Reference will now be made in detail to the preferred embodiments of the present invention, examples of which are illustrated in the accompanying drawings.
As shown in
The power factor compensator 300 includes a PFC controller 320 for outputting a control signal for a power factor compensation by the rectified signal inputted through the rectifier 200; and a PFC circuit unit 310 for compensating the power factor of the DC voltage inputted through the rectifier 200 upon receiving the control signal.
The inverter circuit unit 400 includes a half-bridge type inverter 410 for receiving the DC voltage outputted from the power factor compensator 300, varying its frequency, and outputting a corresponding AC voltage; and an inverter driving unit 420 for outputting a switching control signal to control switching of the half-bridge type inverter 410.
The construction of the microwave lighting system including the power factor compensator 300 and the inverter circuit unit 400 will now be described with reference to
First, the power factor compensator 300 includes a coil L1, a rectifying diode D1 and a smoothing condenser C2 for converting the rectified DC voltage into a PFC output voltage; a feedback detector 340 for distributing the PFC output voltage to two resistances R2 and R3 and outputting a feedback voltage; a PFC controller 320 for receiving the feedback voltage from a contact point of the two resistances R2 and R3 and outputting a control signal for adjusting a power factor of the PFC output voltage; and a MISFET unit 330 having a gate terminal for receiving the control signal outputted from the PFC controller 320 and performing ON/OFF, and a drain terminal connected to a contact point of the coil L1 and the rectifying diode D1.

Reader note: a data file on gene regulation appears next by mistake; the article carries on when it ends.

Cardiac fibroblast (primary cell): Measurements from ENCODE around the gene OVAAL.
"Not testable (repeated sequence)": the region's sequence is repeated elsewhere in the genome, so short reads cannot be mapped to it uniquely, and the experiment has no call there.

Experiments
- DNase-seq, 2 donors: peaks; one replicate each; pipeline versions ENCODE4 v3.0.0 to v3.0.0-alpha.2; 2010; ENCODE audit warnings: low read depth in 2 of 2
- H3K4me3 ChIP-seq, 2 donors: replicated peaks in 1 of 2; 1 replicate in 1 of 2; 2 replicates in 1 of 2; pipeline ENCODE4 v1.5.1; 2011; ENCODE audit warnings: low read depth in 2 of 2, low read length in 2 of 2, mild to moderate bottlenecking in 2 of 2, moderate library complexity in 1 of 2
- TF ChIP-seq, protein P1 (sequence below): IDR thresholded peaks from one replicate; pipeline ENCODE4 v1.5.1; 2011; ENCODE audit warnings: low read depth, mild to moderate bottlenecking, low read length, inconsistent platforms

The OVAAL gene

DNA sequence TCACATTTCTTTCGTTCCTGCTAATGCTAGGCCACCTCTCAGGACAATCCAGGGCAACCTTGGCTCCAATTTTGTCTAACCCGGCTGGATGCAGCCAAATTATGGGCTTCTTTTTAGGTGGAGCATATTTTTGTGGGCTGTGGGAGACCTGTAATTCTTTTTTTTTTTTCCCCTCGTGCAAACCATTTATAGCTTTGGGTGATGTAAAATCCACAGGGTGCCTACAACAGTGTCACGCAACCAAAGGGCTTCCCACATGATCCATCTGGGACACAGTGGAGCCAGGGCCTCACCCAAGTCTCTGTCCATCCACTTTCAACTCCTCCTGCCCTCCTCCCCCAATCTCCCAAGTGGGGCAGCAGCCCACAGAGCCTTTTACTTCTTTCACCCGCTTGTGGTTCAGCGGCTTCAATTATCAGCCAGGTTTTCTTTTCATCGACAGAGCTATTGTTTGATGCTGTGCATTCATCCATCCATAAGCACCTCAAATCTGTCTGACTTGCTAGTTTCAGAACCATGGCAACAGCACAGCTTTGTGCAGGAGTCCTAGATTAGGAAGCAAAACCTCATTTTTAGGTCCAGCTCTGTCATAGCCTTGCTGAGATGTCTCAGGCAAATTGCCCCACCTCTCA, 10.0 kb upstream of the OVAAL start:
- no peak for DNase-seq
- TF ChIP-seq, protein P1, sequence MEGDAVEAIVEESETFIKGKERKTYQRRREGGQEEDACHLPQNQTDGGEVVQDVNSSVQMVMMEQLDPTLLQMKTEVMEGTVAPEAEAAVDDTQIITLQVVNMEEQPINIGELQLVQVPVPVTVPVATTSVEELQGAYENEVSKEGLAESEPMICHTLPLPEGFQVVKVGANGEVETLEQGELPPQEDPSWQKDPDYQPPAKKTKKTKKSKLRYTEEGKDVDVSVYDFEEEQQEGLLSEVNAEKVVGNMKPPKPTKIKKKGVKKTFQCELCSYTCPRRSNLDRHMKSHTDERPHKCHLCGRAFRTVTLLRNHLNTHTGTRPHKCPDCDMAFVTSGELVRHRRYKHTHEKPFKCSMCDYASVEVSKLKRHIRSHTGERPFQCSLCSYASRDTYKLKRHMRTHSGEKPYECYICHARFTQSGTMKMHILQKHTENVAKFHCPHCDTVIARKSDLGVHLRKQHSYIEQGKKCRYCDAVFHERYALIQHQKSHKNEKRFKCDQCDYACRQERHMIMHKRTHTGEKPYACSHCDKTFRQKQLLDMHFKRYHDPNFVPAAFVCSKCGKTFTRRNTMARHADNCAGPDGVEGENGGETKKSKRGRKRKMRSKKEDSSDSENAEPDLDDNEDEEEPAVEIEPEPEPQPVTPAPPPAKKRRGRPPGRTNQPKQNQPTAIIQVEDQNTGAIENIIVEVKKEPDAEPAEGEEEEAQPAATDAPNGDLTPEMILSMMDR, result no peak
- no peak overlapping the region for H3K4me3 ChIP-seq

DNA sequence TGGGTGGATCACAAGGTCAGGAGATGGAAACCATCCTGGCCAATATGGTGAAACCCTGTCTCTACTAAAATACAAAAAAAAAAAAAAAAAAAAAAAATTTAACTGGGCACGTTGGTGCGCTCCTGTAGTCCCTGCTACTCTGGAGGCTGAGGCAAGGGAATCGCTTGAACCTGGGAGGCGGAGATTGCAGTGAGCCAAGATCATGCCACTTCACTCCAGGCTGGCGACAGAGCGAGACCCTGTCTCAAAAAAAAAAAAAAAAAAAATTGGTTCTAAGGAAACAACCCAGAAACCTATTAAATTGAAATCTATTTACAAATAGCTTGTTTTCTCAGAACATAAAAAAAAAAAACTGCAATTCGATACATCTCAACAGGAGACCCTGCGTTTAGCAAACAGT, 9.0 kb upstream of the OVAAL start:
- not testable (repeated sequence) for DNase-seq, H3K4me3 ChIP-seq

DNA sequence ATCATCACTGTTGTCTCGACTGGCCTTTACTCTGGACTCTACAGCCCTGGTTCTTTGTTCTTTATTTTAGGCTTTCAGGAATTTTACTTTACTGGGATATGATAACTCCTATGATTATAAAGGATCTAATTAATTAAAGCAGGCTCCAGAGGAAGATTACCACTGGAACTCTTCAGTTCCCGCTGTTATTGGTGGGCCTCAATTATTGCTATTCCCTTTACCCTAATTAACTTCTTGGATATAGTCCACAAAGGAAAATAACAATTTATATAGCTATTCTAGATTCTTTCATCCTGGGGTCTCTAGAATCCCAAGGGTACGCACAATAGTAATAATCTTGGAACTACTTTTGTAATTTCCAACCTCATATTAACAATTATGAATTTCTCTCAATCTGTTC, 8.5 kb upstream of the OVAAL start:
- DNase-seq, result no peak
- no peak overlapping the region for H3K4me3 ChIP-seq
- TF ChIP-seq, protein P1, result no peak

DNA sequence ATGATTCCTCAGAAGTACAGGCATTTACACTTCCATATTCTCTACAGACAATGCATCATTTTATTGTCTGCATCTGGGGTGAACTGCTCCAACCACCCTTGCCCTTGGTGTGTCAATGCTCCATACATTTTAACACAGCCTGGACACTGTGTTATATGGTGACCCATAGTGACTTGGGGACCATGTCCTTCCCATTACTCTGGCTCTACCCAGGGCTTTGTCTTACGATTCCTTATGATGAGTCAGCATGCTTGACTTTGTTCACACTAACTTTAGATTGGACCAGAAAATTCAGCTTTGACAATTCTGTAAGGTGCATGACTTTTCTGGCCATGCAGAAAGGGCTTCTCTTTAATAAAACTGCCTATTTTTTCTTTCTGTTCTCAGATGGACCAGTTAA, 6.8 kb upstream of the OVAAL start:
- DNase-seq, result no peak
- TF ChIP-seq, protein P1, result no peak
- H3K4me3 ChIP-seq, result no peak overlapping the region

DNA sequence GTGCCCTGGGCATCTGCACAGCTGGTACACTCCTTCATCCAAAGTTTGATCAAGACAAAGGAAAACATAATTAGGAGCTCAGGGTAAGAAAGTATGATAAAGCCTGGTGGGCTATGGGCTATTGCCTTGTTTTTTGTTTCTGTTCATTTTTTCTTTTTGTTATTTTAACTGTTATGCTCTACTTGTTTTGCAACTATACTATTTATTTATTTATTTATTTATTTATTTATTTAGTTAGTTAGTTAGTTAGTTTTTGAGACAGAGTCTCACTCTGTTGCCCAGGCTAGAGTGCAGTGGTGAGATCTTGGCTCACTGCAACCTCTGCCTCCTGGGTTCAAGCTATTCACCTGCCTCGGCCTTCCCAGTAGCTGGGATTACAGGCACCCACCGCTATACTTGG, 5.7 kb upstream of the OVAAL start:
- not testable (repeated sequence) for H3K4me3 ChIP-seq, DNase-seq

If the circuit is constructed such that a feedback voltage is set to be different according to the inputted DC voltage, a different control signal can be applied to the MOSFET unit according the PFC controller. Accordingly, the power factor compensator 310 can output various PFC output voltages.
The inverter circuit unit 400 includes the half-bridge type inverter 410 having two MOSFETs each having a diode between a drain and a source; and an inverter driving unit 420 for outputting a switching control signal for controlling switching of the half-bridge type inverter unit 410.